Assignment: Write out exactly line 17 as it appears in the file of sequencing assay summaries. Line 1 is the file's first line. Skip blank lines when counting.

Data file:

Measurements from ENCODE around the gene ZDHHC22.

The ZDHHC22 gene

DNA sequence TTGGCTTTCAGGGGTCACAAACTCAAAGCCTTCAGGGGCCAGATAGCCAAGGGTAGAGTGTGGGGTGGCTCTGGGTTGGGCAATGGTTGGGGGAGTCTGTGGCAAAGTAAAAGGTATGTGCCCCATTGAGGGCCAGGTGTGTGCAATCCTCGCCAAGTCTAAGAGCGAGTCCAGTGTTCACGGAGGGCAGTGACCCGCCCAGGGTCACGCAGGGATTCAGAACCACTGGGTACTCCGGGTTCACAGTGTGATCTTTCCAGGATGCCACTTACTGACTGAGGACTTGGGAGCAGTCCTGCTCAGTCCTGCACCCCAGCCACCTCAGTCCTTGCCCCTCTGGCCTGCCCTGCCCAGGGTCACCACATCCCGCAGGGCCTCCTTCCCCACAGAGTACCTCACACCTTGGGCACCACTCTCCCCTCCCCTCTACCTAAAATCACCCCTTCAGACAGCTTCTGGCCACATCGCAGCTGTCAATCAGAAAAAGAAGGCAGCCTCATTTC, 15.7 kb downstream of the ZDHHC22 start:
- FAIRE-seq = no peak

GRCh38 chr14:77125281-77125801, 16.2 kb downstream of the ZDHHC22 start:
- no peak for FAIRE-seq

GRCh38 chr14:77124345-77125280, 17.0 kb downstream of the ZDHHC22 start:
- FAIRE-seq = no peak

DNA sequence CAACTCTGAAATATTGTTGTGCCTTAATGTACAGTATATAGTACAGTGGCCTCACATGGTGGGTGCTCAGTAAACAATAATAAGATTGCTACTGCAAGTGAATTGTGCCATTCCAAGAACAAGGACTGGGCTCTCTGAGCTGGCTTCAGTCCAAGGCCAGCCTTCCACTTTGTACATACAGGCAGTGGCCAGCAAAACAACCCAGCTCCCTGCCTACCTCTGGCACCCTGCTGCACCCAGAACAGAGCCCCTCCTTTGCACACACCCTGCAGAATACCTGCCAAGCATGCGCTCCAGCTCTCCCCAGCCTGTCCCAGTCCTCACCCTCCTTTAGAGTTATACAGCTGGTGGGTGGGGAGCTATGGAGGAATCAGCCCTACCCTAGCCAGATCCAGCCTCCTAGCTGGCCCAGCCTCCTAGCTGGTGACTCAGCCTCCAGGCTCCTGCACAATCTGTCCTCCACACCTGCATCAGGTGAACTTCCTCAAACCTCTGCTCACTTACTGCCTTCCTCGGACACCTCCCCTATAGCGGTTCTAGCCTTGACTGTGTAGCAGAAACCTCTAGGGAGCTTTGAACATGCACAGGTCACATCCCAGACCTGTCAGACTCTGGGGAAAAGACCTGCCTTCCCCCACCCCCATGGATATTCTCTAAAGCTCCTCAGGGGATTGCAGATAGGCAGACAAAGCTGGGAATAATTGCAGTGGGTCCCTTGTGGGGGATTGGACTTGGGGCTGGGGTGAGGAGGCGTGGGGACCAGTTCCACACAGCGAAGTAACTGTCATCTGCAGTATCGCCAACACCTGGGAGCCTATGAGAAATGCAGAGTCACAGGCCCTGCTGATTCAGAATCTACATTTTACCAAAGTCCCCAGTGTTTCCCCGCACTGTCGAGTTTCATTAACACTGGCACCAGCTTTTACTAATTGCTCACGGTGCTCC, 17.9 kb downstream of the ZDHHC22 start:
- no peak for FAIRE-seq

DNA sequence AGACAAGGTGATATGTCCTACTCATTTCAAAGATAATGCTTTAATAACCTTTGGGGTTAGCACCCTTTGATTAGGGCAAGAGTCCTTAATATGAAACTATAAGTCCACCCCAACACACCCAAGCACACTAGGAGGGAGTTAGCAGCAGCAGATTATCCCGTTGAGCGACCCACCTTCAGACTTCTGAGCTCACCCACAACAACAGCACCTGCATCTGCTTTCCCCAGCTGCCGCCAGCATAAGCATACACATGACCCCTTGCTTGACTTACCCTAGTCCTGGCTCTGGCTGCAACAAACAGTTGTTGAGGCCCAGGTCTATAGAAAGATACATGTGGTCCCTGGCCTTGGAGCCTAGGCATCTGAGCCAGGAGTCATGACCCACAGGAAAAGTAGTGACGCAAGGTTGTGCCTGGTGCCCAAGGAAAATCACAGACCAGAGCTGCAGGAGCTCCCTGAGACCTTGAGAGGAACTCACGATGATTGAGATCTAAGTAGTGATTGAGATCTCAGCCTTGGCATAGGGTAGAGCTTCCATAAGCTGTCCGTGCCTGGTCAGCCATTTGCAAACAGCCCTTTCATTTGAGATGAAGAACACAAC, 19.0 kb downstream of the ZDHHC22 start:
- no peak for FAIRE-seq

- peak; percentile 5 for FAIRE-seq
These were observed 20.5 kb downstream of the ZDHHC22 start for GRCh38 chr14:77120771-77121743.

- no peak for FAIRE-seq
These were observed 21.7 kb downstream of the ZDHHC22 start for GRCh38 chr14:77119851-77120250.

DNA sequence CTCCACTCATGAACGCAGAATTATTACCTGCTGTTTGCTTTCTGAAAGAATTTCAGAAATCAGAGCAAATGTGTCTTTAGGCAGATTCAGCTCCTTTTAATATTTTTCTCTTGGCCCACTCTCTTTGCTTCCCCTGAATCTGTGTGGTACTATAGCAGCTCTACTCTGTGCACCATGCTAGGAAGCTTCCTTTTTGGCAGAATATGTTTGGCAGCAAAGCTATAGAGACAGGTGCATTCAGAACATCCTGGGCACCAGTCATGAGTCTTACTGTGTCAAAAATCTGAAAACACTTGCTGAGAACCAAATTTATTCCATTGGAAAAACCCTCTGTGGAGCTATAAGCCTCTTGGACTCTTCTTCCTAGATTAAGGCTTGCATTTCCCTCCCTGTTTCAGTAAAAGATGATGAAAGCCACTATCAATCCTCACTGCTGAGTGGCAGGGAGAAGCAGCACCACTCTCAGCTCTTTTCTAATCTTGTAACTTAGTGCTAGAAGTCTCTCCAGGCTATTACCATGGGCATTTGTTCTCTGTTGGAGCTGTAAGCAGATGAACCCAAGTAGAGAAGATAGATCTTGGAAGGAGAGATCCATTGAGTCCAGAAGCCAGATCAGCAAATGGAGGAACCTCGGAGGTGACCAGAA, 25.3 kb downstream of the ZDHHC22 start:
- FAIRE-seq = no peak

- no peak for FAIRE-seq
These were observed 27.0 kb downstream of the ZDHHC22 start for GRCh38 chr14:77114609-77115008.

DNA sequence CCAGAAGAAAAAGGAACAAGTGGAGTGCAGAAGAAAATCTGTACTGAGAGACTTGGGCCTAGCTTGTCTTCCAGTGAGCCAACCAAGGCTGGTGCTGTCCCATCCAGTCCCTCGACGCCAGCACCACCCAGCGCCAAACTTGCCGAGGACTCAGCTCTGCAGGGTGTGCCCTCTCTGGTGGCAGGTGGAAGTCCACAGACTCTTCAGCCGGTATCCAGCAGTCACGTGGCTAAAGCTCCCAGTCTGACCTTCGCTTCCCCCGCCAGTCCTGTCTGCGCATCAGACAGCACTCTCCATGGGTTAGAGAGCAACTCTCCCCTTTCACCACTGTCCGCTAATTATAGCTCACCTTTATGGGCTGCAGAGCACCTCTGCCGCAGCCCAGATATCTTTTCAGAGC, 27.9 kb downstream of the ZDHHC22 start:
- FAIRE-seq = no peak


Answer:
DNA sequence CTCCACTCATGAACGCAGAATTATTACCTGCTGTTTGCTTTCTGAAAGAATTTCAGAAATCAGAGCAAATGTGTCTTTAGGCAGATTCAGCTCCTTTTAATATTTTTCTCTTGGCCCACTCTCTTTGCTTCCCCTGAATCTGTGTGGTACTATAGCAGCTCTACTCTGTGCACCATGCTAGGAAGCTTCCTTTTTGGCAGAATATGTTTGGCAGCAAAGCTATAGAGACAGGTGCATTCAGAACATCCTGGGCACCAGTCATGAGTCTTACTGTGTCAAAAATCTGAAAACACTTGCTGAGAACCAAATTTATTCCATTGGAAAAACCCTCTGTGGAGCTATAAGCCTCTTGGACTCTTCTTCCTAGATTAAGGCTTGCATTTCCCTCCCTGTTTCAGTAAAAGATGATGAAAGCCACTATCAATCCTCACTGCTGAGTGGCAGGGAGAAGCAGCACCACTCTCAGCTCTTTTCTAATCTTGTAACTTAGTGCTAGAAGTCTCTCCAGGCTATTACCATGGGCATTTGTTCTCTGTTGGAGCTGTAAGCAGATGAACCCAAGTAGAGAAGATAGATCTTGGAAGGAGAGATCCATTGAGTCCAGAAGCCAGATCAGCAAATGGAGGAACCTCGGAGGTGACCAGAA, 25.3 kb downstream of the ZDHHC22 start: